This star system is a good candidate for the closest type Ia supernova (one-A – only supernova from a binary star system) to Earth ever found.
Astronomers have discovered a rare teardrop-shaped star in the universe, about 1,500 light-years from the Sun.
Star in the shape of a water drop, illustration
So why is this star “crying”?
It’s because he’s in a “toxic relationship” with a literal mate, with his life being ripped from him. In star systems like this, there is no separation of stars; The romance only ends when the two stars explode together in a violent thermonuclear explosion visible to the entire galaxy. You will cry too.
However, astronomers (and cosmic paparazzi) are very interested in this newly discovered spiral star system with the number HD265435. It is one of only three known binary star systems in the universe It is also the closest star system to Earth. Its fate was destined to become a Type Ia Supernova explosion, according to a study published July 12 in the journal Nature Astronomy.
Supernova explosions of this type occur when a white dwarf star (the remnant of an old collapsed star) orbits around a younger, larger star while still having natural gas within itself to perform nuclear reactions in its nucleus. The white dwarf, though smaller but with great gravity, will deplete the remaining fuel, and also suck a large amount of material from the young star, causing that companion to begin to change shape from a sphere to an ellipse – or teardrop shaped. The old star grows over millions of years, eventually becoming so massive that nuclear reactions are reactivated in its core. As a result, the dwarf and the young companion will explode together in a supernova, and both will become a glowing trail of gas and dust in the night sky.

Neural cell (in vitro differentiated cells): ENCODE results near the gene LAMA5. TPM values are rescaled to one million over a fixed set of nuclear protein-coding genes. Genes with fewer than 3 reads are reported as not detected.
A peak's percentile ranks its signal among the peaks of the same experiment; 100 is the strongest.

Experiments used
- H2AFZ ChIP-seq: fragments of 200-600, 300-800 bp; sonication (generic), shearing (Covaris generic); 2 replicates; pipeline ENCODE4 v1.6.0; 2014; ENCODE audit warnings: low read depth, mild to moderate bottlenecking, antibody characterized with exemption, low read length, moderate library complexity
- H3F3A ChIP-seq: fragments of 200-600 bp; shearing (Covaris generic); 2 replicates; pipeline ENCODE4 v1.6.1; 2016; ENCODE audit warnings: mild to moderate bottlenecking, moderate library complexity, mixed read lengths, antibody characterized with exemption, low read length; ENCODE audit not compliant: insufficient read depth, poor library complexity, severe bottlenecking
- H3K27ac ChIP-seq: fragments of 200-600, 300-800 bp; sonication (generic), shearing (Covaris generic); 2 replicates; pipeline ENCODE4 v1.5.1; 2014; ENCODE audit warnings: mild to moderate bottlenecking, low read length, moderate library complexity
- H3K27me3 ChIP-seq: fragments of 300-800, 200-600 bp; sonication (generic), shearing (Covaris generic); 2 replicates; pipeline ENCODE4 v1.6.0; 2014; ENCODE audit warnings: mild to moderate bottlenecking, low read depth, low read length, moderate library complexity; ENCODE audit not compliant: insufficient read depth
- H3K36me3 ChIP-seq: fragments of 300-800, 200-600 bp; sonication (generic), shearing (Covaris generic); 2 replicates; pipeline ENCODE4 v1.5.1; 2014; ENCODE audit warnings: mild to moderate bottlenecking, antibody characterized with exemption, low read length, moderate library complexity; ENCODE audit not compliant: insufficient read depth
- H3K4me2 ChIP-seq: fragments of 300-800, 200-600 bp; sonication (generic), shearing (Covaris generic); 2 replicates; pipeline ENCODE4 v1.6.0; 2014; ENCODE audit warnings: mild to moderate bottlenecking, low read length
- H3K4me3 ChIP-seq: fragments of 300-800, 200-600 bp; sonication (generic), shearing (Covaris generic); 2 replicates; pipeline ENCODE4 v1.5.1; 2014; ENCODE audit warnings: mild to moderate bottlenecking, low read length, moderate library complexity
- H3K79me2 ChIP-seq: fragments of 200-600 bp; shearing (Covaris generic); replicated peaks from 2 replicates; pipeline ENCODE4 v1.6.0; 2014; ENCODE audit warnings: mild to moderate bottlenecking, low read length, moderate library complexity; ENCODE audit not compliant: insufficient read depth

Normally, it would be easy to spot a supernova when it occurs (in 1054 AD, a famous supernova existed in Earth’s sky for 23 days and nights). But in this case, it is much more difficult to find a perished star system that led to an “Ia” type explosion. Part of the reason white dwarfs are extremely faint and small, but contain about the same mass as the Sun while being about the size of Earth, according to NASA.
Supernova explosion 10.5 billion light-years from Earth
At the same time, finding the white dwarf’s unfortunate companion is not easy. But because this young star tends to be brighter, it offers significant clues, according to the authors of the new study. The “ellipsoid” shape suggests that it has been deformed by gravity towards a massive object. Another clue is the fast-pulsing light signature, hinting at a binary star system where two stars orbit very quickly in extremely close proximity.
Using observations from NASA’s TESS space telescope, the researchers found that HD265435 meets both criteria. From these details, the team calculated the distance and mass of the bright star, allowing the researchers to make accurate estimates of the size and age of the companion star.
The team discovered that this young star has a mass 60% that of the Sun, which means it is on the verge of collapsing and becoming a white dwarf. As for its invisible companion, it perfectly meets the criteria of a white dwarf when it contains a mass equivalent to the Sun in a size barely smaller than that of the Earth.
The two stars complete an orbit around each other every 90 minutes or so, suggesting that they are very close to each other and will likely fully merge in millions of years. The authors come to the same conclusion This pair of stars has a total mass consistent with a type Ia supernova about to erupt in about 70 million years.
Obviously, none of us would be around at that time to see this binary system come to an end. But finding objective examples of exploding binary systems is not easy. Studying this star system and similar phenomena will help astronomers better understand the mysterious mechanisms that create explosions in this vast universe. Unfortunately for HD265435, this means space paparazzi lenses on Earth will be trained on star system relationships in later ages.
See more astronomical calendar 2021 here: https://deepsky2000.net/lich-cac-su-kien-thien-van-nam-2021/
HAS translation team: Kim Ngan